26 fevereiro 2015

Love and War by Moonlight



Venus, named for the Roman goddess of love, and Mars, the war god's namesake, came together by moonlight in this lovely skyview, recorded on February 20 from Charleston, South Carolina, USA, planet Earth. Made in twilight with a digital camera, the three second time exposure also records earthshine illuminating the otherwise dark surface of the young crescent Moon. Of course, the Moon has moved on from this much anticipated triple conjunction. Venus still shines in the west though as the evening star, third brightest object in Earth's sky, after the Sun and the Moon itself. Seen here within almost a Moon's width of Venus, much fainter Mars approached even closer on the following evening. But Mars has since been moving slowly away from brilliant Venus, though Mars is still visible too in the western twilight.



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rubyfruitjumble:luzazuldelaluna:mathematics-and-butterflies: Hi...





















rubyfruitjumble:



luzazuldelaluna:



mathematics-and-butterflies:



Hi guys! I found this app the other day and I wanted to share it with you. It’s called ‘Forest: Stay focused’ and it really helps me whilst studying.



for yall who need to study



I feel like this will work for me because it’s like punishing yourself in a way that doesn’t really matter lol



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This picture, circa 1860, is the oldest surviving aerial photo...





This picture, circa 1860, is the oldest surviving aerial photo in the world. It is an image of Boston, taken from a hot air balloon, and originally titled “Boston, as the Eagle and the Wild Goose See It.”


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Source for more facts follow NowYouKno Other Banksy paintings in...

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Feb. 26, 1966 Launch of Apollo-Saturn 201



Apollo-Saturn 201 (AS-201), the first Saturn IB launch vehicle developed by NASA's Marshall Space Flight Center (MSFC), lifts off from Cape Canaveral, Florida, at 11:12 a.m. on Feb. 26, 1966. The AS-201 mission was an unmanned suborbital flight to test the Saturn 1B launch vehicle and the Apollo Command and Service Modules. This was the first flight of the S-IB and S-IVB stages, including the first flight test of the liquid-hydrogen/liquid oxygen-propelled J-2 engine in the S-IVB stage. During the thirty-seven minute flight, the vehicle reached an altitude of 303 miles and traveled 5,264 miles downrange. Image Credit: NASA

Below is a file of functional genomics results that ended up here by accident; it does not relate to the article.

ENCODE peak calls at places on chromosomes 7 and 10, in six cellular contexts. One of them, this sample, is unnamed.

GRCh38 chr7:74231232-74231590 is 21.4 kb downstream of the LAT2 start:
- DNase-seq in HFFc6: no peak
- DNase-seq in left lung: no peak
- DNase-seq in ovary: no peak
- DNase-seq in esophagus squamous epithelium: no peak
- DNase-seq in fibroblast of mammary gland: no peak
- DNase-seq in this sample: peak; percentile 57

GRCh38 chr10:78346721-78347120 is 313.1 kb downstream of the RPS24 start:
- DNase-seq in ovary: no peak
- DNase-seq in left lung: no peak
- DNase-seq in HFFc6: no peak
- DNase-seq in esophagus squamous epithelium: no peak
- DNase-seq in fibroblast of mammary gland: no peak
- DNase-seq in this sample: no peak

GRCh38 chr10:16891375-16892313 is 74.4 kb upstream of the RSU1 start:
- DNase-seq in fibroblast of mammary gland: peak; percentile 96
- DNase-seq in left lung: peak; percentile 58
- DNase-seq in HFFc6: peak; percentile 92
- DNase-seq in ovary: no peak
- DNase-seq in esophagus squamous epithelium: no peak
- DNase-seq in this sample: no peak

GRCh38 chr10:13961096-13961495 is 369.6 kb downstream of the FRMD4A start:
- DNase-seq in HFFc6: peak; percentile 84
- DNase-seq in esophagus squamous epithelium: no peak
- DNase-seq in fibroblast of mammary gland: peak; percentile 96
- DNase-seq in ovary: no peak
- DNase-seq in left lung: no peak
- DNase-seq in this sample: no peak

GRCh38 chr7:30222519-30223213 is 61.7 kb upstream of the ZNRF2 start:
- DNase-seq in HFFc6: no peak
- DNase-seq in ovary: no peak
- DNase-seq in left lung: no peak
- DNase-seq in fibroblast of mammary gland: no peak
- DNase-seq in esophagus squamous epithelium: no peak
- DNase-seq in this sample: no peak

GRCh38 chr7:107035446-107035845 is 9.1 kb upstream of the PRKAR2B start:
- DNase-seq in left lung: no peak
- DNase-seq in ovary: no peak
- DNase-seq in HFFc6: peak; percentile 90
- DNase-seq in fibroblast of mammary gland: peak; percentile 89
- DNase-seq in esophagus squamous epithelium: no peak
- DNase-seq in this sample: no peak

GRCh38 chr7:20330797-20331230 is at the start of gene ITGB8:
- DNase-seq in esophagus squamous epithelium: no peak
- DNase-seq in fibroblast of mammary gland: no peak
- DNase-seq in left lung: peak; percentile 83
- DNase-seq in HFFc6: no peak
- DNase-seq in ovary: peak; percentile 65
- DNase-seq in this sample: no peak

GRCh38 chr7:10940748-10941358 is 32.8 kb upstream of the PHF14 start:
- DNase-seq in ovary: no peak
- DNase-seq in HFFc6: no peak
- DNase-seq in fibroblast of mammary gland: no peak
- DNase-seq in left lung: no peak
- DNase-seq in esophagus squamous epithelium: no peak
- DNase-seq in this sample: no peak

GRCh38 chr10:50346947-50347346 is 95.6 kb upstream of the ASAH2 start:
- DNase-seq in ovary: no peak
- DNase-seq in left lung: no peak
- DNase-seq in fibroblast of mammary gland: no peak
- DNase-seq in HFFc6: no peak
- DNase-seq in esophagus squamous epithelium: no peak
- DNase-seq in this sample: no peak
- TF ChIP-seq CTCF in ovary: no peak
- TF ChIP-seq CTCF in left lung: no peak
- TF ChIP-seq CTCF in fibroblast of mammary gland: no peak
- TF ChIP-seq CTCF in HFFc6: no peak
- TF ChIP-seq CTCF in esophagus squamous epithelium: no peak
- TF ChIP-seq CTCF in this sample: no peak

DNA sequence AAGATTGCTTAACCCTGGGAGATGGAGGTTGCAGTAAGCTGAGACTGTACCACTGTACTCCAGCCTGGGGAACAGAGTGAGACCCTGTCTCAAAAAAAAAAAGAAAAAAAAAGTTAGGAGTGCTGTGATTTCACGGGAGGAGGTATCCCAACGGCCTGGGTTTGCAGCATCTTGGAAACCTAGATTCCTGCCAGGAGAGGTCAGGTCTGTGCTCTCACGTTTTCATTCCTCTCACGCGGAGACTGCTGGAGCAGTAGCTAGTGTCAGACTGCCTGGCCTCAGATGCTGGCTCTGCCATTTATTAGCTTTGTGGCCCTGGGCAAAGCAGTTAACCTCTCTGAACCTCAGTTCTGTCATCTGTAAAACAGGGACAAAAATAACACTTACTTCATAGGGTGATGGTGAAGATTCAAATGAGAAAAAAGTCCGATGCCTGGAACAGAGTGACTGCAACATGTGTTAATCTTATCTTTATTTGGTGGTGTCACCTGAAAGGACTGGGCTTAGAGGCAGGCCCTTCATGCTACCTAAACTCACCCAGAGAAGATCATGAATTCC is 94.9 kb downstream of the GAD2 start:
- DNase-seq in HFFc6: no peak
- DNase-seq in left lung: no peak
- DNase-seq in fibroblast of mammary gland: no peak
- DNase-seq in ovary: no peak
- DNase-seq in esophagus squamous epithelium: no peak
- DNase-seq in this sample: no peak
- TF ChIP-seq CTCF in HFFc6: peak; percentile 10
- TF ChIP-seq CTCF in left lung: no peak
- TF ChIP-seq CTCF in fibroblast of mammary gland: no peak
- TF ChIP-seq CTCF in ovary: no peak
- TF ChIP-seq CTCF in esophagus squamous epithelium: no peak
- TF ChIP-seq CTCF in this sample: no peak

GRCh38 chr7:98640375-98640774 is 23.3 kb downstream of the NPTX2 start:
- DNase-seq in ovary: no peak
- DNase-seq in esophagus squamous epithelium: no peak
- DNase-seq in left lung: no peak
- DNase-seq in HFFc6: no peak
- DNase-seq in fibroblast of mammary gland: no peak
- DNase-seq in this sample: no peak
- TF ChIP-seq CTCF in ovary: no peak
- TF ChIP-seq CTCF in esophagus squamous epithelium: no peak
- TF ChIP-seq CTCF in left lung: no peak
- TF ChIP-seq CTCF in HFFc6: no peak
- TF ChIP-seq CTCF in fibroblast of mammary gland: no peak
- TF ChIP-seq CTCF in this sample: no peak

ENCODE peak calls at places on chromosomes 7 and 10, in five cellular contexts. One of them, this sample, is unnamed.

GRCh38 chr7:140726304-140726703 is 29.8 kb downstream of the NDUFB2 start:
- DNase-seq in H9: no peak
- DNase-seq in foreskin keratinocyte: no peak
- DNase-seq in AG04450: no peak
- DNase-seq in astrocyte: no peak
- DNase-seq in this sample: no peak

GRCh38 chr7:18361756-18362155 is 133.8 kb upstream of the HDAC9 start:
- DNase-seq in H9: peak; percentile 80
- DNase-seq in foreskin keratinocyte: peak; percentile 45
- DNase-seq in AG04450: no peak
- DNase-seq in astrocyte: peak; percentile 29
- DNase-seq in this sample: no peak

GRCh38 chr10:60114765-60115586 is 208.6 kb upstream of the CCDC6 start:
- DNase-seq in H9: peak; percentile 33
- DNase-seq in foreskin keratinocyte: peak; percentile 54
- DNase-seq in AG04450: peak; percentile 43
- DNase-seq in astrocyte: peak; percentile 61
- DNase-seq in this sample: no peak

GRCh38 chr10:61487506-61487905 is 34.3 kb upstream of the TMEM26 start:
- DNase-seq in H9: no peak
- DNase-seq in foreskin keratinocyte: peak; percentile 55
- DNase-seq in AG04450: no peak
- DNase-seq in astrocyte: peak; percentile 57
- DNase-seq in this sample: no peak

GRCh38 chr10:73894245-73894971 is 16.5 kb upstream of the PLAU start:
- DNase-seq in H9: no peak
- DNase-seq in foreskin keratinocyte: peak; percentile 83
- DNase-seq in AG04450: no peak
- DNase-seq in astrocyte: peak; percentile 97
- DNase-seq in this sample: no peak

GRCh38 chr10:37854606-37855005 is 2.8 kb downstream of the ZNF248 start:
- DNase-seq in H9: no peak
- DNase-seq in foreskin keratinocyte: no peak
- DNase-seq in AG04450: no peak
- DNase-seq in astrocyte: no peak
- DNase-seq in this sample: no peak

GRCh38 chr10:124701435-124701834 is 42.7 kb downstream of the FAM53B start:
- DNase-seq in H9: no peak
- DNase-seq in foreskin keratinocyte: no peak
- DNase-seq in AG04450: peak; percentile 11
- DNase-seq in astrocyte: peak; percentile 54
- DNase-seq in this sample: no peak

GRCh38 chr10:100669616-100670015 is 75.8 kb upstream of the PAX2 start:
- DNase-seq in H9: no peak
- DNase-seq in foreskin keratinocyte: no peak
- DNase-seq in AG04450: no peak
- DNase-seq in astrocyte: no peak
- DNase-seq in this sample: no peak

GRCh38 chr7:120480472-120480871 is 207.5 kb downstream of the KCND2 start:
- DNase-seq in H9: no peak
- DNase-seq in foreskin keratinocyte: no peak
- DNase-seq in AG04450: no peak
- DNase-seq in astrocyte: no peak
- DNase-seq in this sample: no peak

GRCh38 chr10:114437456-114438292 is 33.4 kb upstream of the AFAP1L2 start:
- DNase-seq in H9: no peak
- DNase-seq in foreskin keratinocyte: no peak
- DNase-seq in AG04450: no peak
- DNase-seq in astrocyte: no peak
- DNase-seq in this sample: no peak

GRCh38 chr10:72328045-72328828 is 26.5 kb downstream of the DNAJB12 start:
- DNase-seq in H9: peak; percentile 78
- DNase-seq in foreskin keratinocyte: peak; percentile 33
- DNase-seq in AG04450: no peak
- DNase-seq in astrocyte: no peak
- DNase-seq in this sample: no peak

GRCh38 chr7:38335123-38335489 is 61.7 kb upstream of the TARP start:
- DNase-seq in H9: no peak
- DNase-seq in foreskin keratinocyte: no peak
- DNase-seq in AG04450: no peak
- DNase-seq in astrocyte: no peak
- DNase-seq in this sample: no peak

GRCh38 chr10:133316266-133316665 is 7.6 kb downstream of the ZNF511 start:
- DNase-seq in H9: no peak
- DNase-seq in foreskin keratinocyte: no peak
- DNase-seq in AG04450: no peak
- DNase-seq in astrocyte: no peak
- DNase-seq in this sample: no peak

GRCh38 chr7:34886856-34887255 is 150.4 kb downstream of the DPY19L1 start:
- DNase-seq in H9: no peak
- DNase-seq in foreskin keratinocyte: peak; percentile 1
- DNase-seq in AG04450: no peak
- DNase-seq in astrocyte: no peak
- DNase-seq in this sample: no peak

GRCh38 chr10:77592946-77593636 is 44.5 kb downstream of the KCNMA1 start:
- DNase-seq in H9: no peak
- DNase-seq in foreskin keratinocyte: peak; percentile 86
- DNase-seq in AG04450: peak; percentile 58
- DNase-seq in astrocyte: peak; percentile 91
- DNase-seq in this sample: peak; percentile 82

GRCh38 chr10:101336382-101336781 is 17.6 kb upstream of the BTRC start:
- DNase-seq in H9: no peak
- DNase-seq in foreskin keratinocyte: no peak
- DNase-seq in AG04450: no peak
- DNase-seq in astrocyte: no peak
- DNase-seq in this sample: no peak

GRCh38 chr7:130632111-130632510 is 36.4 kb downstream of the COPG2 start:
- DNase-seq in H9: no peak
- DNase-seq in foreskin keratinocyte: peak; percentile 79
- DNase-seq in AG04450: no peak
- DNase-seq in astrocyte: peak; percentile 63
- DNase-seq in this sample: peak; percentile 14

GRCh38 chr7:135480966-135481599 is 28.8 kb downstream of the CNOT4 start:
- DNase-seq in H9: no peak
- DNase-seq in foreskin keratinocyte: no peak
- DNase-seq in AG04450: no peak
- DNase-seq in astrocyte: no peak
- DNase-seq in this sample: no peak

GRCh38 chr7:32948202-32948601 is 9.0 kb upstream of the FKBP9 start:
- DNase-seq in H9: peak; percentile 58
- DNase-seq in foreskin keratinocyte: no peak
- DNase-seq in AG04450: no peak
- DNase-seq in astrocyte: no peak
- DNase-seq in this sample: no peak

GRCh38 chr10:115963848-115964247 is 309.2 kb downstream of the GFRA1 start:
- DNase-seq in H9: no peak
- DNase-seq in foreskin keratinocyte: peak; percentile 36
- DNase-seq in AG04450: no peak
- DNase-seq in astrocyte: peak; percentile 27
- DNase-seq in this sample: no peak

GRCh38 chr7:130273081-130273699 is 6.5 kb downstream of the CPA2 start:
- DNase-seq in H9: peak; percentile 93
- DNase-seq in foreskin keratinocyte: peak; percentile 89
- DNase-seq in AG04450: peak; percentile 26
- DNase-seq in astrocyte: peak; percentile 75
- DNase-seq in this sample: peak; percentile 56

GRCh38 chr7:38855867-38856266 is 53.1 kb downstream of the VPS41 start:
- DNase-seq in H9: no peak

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What's your strory, señor?

Sorry this is such a late reply! I think you’re asking who I am, so first off I’ll say that it’s actually señorita! I’m a 21 year old undergraduate History student at the University of Sheffield in the UK, and the focus of my studies is American history. I started this blog around three years ago because I love history, and I especially enjoy trying to make it accessible to a wide audience of people. If I could make a career out of this then I wouldn’t say no! My ideal job is something in the public history line of work, so for example museums, documentaries, etc. But really I’m pretty much just your average student, and as much as I love my degree most of the time I’d rather be going on a night out or staying in bed watching Netflix! Guess that’s pretty much my story, thanks for asking!


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Gaetano Donizetti (1797-1848) wrote one of opera’s most famous...





Gaetano Donizetti (1797-1848) wrote one of opera’s most famous insanity scenes in Lucia di Lammermoor (1835), based on Sir Walter Scott’s novel The Bride of Lammermoor. Donizetti himself later went mad due to syphilis and spent the last years of his life in an insane asylum.


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February 26th 1936: Attempted coup in JapanOn this day in 1936,...



Third regiment of the rebels march to their barracks during the coup





Rebel-occupied Sanno Hotel in 1936





Martial law headquarters in Tokyo during the incident



February 26th 1936: Attempted coup in Japan


On this day in 1936, the so-called ‘February 26 Incident’ occurred in Japan. The incident was an attempted coup d’etat in which some Japanese troops took over the capital of Tokyo to express anger at the government. They criticised the government’s supposedly passive foreign policy and lack of respect for the Emperor. It was led by a group of young army radicals, who mustered the support of over one thousand troops in their attack on government buildings in Tokyo. Among the victims of the attempted coup were the Home and Finance ministers, and the rebels were able to hold the Tokyo Police Department building. However the rebels failed to seize the Imperial Palace or assassinate the Prime Minister. Therefore, while the rebellious soldiers had some initial success, their coup was promptly suppressed by February 29th. After the Emperor declared that he did not support their actions, the army was sent to destroy the rebel forces, with martial law being declared in Tokyo. The instigators of the incident were severely punished by the authorities, with nineteen executed and forty imprisoned, alongside a wider military purge of dissident elements.


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(From The Guttmacher Institute)

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